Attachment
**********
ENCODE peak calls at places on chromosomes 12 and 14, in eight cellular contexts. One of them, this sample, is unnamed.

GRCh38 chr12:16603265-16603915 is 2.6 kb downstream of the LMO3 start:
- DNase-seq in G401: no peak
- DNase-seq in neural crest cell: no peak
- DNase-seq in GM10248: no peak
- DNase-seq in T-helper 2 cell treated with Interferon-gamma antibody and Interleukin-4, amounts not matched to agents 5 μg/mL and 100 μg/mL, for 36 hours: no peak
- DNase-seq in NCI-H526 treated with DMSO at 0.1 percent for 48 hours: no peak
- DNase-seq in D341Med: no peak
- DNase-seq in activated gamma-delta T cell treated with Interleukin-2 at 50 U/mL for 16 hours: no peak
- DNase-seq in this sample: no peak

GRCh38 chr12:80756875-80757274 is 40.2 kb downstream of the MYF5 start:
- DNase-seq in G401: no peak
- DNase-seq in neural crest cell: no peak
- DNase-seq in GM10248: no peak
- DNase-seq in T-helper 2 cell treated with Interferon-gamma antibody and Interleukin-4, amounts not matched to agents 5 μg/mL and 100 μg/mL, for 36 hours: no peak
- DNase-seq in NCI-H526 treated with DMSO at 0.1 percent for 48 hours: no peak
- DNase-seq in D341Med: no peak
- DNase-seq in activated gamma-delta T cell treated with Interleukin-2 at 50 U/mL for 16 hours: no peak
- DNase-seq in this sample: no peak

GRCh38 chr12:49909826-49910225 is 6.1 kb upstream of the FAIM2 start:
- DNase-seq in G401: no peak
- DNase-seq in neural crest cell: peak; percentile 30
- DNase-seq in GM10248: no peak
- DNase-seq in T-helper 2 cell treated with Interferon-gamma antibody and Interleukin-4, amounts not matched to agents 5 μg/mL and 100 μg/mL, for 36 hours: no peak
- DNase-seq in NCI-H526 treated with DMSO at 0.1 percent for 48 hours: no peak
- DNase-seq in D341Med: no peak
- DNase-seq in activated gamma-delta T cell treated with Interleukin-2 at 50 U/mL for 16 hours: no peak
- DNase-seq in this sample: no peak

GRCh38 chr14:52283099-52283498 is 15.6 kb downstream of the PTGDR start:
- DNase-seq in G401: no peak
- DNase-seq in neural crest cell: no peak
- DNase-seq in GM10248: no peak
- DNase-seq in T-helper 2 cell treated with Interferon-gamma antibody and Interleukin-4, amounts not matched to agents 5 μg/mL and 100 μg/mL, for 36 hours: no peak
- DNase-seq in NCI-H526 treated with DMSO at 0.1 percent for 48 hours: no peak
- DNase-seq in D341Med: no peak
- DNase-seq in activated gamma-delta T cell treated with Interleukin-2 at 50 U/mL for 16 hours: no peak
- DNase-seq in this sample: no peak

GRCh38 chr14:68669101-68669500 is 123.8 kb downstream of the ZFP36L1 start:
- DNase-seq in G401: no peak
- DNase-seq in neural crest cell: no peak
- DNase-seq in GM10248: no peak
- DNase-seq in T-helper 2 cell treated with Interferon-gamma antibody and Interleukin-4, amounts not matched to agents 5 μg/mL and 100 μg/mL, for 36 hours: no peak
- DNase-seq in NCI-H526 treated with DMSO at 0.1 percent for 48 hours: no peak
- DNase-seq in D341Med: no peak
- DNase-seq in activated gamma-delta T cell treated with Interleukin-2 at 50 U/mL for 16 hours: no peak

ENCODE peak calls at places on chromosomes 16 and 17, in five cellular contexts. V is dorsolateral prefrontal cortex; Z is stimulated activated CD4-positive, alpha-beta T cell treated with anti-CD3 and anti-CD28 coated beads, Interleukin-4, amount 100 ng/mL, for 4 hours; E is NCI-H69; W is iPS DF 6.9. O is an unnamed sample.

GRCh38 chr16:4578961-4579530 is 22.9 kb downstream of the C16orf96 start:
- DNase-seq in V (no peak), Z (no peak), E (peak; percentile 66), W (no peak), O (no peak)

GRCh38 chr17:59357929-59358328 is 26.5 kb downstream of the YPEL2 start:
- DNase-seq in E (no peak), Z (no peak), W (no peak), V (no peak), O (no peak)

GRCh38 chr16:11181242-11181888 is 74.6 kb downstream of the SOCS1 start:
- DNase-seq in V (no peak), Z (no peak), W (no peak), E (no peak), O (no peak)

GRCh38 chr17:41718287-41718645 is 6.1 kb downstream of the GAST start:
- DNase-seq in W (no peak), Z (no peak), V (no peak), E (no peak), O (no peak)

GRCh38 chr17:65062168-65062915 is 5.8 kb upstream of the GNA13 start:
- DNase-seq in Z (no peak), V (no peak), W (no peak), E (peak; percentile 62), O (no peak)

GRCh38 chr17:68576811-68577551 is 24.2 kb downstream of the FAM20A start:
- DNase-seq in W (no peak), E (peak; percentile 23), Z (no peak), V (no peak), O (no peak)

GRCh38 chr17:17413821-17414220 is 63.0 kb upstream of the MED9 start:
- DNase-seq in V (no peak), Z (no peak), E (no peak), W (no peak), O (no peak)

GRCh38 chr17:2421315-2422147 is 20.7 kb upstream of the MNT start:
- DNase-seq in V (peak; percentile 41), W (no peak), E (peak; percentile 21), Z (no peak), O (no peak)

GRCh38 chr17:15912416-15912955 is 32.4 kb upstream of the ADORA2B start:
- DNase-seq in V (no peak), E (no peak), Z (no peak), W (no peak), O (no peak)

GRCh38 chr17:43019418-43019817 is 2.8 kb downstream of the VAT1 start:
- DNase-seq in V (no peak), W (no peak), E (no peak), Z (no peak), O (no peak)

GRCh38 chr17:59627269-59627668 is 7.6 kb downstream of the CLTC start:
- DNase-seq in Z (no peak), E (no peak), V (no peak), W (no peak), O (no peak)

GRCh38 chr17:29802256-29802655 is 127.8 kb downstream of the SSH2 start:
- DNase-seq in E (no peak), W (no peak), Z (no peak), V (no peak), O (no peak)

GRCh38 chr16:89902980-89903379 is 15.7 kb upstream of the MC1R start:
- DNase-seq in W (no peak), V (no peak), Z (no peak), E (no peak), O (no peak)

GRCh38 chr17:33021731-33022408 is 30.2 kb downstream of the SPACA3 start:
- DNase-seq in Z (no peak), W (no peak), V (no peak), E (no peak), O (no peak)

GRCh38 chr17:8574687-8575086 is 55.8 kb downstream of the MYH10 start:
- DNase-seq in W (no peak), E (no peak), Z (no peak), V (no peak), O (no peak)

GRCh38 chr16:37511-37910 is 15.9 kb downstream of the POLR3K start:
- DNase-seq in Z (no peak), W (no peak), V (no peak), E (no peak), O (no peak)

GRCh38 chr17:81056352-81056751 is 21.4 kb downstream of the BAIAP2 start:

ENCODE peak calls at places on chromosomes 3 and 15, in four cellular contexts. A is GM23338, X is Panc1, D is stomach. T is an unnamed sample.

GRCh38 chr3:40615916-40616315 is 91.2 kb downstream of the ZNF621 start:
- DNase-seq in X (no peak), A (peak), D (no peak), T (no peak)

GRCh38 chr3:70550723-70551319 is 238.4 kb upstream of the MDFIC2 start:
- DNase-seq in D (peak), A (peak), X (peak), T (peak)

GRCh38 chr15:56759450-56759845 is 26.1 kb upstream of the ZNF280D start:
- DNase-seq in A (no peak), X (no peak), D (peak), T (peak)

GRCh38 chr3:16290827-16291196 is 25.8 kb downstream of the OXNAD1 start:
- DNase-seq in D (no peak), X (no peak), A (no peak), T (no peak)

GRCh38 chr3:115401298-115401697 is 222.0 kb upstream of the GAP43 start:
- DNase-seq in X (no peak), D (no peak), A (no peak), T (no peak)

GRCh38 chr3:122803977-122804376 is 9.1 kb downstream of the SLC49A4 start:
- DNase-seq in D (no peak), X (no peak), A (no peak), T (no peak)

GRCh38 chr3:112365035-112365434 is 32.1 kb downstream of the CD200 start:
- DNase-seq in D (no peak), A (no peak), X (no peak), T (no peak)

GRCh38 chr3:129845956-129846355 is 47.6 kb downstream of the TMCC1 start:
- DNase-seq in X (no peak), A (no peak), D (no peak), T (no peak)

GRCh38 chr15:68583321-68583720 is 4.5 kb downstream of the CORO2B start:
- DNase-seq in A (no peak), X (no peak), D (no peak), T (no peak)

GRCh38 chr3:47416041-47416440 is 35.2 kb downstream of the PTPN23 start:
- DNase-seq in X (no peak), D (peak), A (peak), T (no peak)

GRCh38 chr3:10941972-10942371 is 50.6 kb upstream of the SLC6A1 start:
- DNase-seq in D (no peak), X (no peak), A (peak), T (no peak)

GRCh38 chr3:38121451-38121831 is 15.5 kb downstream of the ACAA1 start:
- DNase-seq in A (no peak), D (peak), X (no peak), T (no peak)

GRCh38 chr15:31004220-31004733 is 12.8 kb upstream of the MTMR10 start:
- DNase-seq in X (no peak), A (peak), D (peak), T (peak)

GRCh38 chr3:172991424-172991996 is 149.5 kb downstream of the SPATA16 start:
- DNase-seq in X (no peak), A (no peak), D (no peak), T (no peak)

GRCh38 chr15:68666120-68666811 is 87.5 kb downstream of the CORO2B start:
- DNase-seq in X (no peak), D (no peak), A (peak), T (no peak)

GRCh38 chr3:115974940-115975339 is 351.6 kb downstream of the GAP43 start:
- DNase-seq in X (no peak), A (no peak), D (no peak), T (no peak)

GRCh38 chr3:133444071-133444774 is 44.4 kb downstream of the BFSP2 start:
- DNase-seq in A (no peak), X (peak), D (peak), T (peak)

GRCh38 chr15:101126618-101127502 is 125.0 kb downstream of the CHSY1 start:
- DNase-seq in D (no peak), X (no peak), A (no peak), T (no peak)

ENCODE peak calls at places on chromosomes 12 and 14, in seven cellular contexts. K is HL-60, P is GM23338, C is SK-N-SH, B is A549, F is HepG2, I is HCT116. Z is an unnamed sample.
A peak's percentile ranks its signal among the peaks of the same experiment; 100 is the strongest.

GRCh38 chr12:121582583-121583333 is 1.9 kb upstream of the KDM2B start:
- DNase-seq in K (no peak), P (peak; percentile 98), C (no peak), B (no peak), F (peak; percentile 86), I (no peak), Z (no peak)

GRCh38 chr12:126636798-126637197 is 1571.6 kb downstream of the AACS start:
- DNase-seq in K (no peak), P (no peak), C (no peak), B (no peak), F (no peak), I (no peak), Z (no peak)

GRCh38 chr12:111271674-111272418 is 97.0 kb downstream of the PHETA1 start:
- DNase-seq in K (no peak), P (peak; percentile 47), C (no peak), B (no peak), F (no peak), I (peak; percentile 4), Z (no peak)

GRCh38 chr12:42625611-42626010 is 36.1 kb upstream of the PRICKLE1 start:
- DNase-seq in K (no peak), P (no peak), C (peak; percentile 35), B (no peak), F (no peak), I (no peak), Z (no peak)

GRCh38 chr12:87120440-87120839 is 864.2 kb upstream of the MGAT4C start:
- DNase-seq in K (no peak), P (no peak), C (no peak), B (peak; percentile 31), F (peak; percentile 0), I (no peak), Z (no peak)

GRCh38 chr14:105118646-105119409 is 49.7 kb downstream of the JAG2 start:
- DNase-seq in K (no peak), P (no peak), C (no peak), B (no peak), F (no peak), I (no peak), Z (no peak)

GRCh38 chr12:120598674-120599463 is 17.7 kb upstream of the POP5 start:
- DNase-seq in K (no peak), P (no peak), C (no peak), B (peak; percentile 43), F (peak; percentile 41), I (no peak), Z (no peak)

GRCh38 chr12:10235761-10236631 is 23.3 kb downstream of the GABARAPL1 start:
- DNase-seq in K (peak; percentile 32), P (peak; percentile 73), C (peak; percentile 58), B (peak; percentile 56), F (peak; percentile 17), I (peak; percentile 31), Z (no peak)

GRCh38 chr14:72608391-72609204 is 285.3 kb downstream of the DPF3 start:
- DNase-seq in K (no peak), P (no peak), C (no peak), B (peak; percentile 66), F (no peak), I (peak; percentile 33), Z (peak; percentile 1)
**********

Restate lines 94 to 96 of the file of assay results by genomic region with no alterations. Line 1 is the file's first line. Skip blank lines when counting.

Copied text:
- DNase-seq in D (no peak), A (no peak), X (no peak), T (no peak)

GRCh38 chr3:129845956-129846355 is 47.6 kb downstream of the TMCC1 start:
- DNase-seq in X (no peak), A (no peak), D (no peak), T (no peak)